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Anxiety in West Africa over release of 6000 ISIS fighters

West & Central Africa

Anxiety in West Africa over release of 6000 ISIS fighters

The African Union’s Commissioner for Peace and Security, Smail Chergui, has called on African countries to cooperate in supervising the return of the terrorists into their various countries as the Islamic State, (ISIS) is defeated and the fighters dispersed.

“There are reports of 6,000 African fighters among the 30,000 foreign elements who joined this terrorist group in the Middle East,” Chergui said at a meeting in Algiers, Sunday, 10 December.

“The return of these elements to Africa poses a serious threat to our national security and stability and requires specific treatment and intense cooperation between African countries,” he warned.

Mr. John Enweliku, an expert on security matters expresses his anxiety at the development saying the fighters could bring their extremist Islamic ideology and violence with them and that, he says, is a cause for “great” worry.

“Nigeria is sitting on a time bomb with this development. Boko Haram alone has caused lots of trouble and we have yet to fully overcome them. Should the returning fighters join the sect, there would be more trouble.” Enweliku said.

Enweliku said considering “the problem we’re already facing with Boko Haram. The returning fighters would likely join Boko Haram. All the security agencies, as well as the AU and ECOWAS, have to start doing something about the development. Troops must be deployed in the borders because Nigeria’s borders are very porous.” He advised.

Future Advanced Research, an Abu Dhabi based organisation in the United Arab Emirates, said ISIS has an expanding network in Africa, especially Central and West Africa, where Boko Haram activities have led to the death of about 100,000 people and the displacement of 2.3 million.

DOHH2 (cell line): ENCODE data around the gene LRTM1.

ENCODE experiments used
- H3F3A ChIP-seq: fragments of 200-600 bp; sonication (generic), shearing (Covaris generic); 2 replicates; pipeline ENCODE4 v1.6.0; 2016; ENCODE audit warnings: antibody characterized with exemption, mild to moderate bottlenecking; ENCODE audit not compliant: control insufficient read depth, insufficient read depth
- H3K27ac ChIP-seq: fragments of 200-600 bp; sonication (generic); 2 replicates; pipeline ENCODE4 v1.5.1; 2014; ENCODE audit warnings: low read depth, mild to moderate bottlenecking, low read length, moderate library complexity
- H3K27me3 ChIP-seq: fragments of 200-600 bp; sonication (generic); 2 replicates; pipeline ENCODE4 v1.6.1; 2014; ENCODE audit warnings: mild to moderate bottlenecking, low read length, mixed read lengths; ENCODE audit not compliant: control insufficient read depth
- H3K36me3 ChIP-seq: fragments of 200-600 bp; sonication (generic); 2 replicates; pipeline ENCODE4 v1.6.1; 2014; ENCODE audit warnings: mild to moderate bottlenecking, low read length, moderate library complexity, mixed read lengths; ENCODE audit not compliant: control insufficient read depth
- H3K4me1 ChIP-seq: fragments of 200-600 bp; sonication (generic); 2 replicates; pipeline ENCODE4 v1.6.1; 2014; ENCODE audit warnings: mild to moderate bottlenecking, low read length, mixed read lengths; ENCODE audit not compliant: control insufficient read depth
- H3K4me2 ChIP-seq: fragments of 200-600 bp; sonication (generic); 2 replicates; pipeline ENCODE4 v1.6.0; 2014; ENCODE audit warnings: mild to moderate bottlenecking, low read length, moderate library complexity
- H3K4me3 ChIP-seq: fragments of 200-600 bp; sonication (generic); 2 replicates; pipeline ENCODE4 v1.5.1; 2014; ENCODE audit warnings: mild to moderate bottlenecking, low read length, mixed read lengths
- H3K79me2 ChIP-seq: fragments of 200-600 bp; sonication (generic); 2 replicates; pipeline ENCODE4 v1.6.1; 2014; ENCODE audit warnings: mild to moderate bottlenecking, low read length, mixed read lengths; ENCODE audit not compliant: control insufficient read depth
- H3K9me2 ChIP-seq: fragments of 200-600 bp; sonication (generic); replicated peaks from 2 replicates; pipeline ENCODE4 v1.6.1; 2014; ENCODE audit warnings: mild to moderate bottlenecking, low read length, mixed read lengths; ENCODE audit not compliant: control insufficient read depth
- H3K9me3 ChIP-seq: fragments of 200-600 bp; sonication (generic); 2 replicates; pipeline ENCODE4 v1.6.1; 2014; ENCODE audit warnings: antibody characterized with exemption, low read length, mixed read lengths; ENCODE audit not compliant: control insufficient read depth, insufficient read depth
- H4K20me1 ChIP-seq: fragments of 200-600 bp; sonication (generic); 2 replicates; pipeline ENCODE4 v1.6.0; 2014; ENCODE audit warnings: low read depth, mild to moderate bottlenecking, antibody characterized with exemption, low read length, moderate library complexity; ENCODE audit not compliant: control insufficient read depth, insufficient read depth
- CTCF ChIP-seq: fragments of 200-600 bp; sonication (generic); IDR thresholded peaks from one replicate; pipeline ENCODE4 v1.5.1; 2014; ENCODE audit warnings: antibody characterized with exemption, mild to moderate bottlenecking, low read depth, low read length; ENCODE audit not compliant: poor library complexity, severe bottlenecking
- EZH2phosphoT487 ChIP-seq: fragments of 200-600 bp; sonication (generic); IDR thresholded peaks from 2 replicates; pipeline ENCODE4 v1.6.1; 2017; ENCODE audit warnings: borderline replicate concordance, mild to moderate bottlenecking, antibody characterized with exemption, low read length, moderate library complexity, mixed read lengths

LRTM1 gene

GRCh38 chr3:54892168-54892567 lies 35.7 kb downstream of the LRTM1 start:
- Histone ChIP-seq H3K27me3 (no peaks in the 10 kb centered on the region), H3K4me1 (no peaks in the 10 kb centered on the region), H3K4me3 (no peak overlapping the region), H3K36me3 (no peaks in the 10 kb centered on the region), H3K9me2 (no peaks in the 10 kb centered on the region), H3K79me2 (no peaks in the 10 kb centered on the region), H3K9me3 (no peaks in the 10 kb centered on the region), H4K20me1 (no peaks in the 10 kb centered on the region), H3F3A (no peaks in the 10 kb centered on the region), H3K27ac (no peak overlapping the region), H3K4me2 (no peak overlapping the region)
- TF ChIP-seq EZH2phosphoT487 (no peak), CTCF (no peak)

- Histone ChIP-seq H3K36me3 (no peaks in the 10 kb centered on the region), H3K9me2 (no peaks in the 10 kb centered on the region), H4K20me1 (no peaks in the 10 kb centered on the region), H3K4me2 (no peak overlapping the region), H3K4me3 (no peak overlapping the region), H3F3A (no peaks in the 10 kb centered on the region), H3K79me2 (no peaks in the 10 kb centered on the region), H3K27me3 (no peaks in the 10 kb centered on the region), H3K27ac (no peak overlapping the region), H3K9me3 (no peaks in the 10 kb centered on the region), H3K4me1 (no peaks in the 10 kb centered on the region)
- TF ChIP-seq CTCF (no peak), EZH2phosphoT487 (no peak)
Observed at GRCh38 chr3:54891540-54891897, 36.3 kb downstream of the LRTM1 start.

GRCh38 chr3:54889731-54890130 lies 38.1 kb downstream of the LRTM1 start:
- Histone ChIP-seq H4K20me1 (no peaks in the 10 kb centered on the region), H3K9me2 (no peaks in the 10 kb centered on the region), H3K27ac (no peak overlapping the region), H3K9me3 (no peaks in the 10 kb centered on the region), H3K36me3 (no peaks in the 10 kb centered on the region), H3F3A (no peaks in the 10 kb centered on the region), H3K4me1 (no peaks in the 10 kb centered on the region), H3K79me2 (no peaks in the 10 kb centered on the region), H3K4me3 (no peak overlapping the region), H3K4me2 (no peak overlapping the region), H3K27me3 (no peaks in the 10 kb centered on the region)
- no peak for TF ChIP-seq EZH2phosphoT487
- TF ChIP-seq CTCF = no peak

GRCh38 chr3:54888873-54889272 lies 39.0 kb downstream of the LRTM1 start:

Boko Haram declared its Islamic Caliphate in the predominantly Christian communities and villages in north-eastern Nigeria and a majority of those killed in the nearly decade of insurgency are Christians.

We have every reason to be concerned about this development as a church and as Christians in northern Nigeria. Ven. Mark Mukan, the Mission operational director in the north-eastern region of Nigeria said to Global Christian news, “we see what has happened to Christians in northern Iraq, Syria and Lybia. We must begin to raise the alarm and pressurise regional governments to raise to the occasion.” He said.

Pedro Ayandokun, head of a private security firm in Nigeria, said there was a high likelihood that most of the 6,000 returning fighters were coming to Nigeria, where Boko Haram operates. “The most appropriate thing to
do is for the AU and the Economic Community of West African States to convene a regional security meeting to find a solution to the potential threat.” He said.

In March 2015, the Boko Haram sect pledged allegiance to ISIS, thereby becoming the latter’s largest affiliate in the world.

An official of the Ministry of Foreign Affairs, speaking to Saturday PUNCH, said, “I think the issue will be discussed when the leaders discuss terrorism at the event.” At the meeting African Union which held in Abuja over the weekend.

ECOWAS Commission spokesperson, Dotscof Liberor, suggested that member countries would likely be to forming a regional collaboration to counter the threat.


Hassan John is West Africa Editor, GCN and Priest of the Anglican Diocese of Jos.

Image Credits: CC Google Images/Smail Cergui/ISIS/Boko Haram propaganda video


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